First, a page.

Sunday, 3 March 2013

Jungle Tales 3: Close Encounter with a Tusker


We were chatting over tea at my sister’s house while both our toddlers were fighting over the same toy. Ma and Deta (my mom and dad) were playing the indulgent grandparents when the talk shifted to Deta’s adventures in the jungle. None of us knew much about them.


“Tell them about that elephant and how you had a narrow escape,” Ma egged him on.


I told her that I already knew about the elephant which had destroyed Deta’s Jeep.


“No, no,” she waved her hand. “That elephant you had met when you were returning from the jungle on foot.”


Deta strained his mind to go back to the incident which had occurred some four decades ago. Finally, he seemed to recall and began to narrate it to us.


It was on a hot summer evening in July in Manas Wildlife Sanctuary, at around 10.00-10.30 pm, that Deta and three of his staff had finished patrolling on elephant-back and decided to return. They alighted from the elephants once they were almost out of the jungle and reached the main road. Paddy fields on both sides of the road marked human settlement in the area. The moon was hidden by clouds but there was enough visibility for Deta and his colleagues to shut off their battery operated torches to walk to the office.


All of them had mandatorily unloaded their rifles as it was risky to keep rifles loaded amidst civil population. Deta was known for his brisk walk and he had left his colleagues some way behind when a peculiar sound hit his ears. It was a muffled but powerful ‘thud-thud’ coming from somewhere in front of him. In a few seconds, he came face to face with a gleaming pair of vertical arches looming just 15 feet ahead. It took him another few seconds to recognize those as the huge tusks of an elephant.
Some commotion behind led Deta to understand that the elephant was actually being pursued by villagers with fiery torches (called ‘Jur’ in Assamese). The creature must have tried to feed on the rice in the field and was caught red-handed by the villagers. And now, the angry and frustrated animal was almost within ‘touching distance’ of my dad.

There was no time to load bullets in the rifle – the elephant was too close for that. Deta looked around and spotted a ditch running alongside the road. He did not think twice and quickly slid in to the ditch beside a small clump of bamboos which had been cut off, leaving only the bottom ends. While doing so, his hat slipped off his head on to the road.


A few seconds passed.  Deta then raised his head and to his horror found himself staring up the trunk of the elephant over his head. The elephant had sensed human presence and was trying to locate the person. Its large ears were flapped out and motionless, trying to catch any sound that might signal the presence of that hapless person. In this case, my dad. Deta was almost holding his breath in his endeavor not to make the slightest of noise.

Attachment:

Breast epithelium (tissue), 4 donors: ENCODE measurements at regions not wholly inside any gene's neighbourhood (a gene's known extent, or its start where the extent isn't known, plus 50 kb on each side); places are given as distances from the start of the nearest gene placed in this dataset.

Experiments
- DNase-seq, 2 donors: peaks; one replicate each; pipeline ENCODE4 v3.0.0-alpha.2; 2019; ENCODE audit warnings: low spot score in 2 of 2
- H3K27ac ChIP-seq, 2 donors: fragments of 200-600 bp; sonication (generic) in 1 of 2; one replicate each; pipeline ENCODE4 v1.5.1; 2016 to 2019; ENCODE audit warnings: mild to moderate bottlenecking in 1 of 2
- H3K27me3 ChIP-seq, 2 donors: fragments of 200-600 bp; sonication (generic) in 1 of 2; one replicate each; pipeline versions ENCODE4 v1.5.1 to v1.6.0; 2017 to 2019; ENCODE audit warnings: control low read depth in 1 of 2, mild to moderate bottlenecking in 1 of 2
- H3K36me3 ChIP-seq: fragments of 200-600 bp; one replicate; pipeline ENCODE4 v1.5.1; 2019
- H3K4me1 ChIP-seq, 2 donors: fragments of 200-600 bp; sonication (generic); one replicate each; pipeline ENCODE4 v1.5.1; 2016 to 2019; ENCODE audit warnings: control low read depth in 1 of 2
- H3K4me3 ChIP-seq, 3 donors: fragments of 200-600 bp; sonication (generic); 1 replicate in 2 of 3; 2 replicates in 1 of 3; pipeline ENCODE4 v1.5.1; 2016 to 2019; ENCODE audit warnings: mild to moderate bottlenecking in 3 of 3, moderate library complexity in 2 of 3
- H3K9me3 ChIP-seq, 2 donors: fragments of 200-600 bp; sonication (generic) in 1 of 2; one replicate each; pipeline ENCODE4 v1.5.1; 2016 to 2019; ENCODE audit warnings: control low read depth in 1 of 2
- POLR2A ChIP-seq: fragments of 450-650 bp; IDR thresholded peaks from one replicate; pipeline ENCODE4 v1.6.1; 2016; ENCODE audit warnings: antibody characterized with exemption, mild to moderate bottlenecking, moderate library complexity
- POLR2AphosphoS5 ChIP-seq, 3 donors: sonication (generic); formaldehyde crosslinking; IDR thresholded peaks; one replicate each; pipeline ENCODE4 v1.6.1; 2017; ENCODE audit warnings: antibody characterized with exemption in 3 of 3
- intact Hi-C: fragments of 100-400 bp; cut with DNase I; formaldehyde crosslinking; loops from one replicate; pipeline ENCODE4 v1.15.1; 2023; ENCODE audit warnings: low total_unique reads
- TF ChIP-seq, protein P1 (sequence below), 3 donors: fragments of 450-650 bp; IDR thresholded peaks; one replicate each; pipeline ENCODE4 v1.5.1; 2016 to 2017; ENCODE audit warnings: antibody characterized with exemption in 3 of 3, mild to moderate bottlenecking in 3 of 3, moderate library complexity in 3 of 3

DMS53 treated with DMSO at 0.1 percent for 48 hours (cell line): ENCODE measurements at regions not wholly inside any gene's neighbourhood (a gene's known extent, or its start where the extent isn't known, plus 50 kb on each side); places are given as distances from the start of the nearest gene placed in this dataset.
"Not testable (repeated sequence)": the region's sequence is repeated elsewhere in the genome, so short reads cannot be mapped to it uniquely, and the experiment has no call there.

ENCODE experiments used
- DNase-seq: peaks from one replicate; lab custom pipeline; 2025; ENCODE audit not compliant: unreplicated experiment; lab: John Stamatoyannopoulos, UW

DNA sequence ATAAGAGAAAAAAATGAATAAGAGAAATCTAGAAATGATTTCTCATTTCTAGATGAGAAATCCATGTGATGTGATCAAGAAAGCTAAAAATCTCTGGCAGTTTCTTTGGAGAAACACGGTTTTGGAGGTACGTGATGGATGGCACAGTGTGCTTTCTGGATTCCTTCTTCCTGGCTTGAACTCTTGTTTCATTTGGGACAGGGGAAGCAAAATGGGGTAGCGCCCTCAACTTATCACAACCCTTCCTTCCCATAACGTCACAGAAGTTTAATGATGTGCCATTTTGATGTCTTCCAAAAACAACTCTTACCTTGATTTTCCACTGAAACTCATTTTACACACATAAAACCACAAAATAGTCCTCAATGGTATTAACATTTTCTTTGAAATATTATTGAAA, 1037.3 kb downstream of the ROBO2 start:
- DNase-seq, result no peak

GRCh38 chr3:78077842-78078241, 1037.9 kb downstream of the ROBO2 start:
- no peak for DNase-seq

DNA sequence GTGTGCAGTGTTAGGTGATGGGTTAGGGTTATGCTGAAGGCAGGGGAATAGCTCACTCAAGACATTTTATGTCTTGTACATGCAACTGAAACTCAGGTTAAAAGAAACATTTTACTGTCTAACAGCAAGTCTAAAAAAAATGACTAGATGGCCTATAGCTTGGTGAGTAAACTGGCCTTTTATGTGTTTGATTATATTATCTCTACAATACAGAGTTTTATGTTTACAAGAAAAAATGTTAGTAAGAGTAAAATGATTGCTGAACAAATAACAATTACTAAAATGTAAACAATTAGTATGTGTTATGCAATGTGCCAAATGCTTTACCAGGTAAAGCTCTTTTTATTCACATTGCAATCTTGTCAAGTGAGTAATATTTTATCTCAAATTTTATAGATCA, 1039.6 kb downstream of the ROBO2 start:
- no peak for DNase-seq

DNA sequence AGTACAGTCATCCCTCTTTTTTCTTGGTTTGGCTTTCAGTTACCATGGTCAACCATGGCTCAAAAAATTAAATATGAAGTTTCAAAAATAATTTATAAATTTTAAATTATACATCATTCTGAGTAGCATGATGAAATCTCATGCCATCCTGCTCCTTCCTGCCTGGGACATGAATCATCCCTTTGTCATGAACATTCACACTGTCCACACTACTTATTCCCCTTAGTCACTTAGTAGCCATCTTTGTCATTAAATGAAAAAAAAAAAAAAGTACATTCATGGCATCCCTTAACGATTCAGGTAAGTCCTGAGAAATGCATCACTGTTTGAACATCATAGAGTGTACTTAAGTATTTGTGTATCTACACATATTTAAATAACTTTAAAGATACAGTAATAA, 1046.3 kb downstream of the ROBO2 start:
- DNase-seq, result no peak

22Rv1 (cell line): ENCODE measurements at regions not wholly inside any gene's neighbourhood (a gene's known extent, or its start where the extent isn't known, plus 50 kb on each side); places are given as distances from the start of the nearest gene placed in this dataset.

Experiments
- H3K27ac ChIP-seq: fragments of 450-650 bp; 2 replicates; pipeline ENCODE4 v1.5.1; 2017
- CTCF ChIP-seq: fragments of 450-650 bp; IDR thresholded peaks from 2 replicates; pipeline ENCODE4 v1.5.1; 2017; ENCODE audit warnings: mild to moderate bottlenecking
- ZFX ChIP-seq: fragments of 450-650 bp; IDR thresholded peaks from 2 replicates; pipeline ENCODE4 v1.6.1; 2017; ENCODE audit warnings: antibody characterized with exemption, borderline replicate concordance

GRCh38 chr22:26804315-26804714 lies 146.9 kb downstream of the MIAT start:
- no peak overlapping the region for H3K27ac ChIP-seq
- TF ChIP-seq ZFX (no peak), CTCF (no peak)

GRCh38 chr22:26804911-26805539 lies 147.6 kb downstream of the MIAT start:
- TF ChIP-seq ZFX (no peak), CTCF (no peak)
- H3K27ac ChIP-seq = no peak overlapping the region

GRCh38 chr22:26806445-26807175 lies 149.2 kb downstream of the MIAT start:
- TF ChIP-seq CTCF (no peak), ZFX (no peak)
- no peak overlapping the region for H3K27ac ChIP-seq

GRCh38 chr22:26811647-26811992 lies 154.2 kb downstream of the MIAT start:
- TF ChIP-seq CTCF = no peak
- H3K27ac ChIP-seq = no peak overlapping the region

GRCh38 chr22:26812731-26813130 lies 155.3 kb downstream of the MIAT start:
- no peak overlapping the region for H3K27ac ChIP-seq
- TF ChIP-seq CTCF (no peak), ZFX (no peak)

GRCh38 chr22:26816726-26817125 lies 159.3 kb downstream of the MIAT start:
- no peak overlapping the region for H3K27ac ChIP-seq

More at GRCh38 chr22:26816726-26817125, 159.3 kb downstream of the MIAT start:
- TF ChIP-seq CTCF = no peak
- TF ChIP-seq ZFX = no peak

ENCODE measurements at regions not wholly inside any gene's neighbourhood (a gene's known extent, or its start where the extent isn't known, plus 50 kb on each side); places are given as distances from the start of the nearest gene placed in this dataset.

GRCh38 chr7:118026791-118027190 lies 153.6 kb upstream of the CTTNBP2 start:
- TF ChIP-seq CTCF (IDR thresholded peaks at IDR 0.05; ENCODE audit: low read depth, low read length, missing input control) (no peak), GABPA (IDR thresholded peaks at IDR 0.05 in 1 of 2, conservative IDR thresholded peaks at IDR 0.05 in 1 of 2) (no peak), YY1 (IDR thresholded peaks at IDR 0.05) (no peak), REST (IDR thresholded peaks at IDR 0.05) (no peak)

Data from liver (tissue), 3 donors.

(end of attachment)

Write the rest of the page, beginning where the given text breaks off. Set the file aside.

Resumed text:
The elephant remained at the same spot, holding up his trunk every now and then. There was a summer breeze blowing and that might have confused his senses a bit. Meanwhile, the villagers wielding their torches were getting nearer. Finally, the creature was forced to leave the spot. It took a long stride, going over the ditch and my dad hiding in it. The elephant was a safe way off when Deta stood up and loaded the rifle. He fired a blank shot in the air, propelling the elephant to further hasten his steps towards the jungle.


Deta raised himself up from the ditch on to the road and was met with another terrifying sight. There were three more elephants running towards him, all of them fleeing from the ire of the villagers. These were smaller than the one Deta had just encountered. But Deta was prepared this time. He fired a few more shots in the air and the elephants abruptly changed their direction. They left the road and fled towards the jungle.


Deta let out a sigh of relief and remembered his hat. He looked around for it and found it neatly flattened on the ground, at the spot where the elephant had stood. Deta thanked his lucky stars and made way for the office. His colleagues had, in the meantime, managed to hide themselves well. One of them, in fact, had managed to run all the way back to the office and was coming back with more people.


So, all’s well that ends well.


“I was not meant to die that day, although death was certain in such close quarters,” Deta reminisces, looking back. “The elephant had stepped on my hat. It could very well have been my head instead.”


I don’t know if you had/have any animal related dreams. But I remember mine very clearly. In my childhood, I had a recurring dream of an elephant running a rampage in my hometown. It would destroy all and sundry and then tear apart our house, too. I would be hidden under a table, a sheet covering me. And then, the elephant would stop near me, lift up the table first and then drag away the sheet. I would wake up in horror every time I had this dream. 


I realized while listening to my dad relating his story, that what had been just a nightmare for me, had occurred in real life to him. He had been there. And he had survived. It takes a lot of heart and a ton of luck for that. 


Till next time, then, take care!


2 comments:

  1. Great to hear this story. I just returned from Kaziranga. I found the elephants really fear people, even inside the national park. Elephants can run really fast. So if one is on foot, then he/she should be careful.

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    1. Thanks! I hope you had a nice time in Kaziranga. Do share your experiences. I think we are more to be blamed for the present day elephant nuisance. I still shiver to think of the incident when my dad's vehicle was lifted by an elephant on his tusks!

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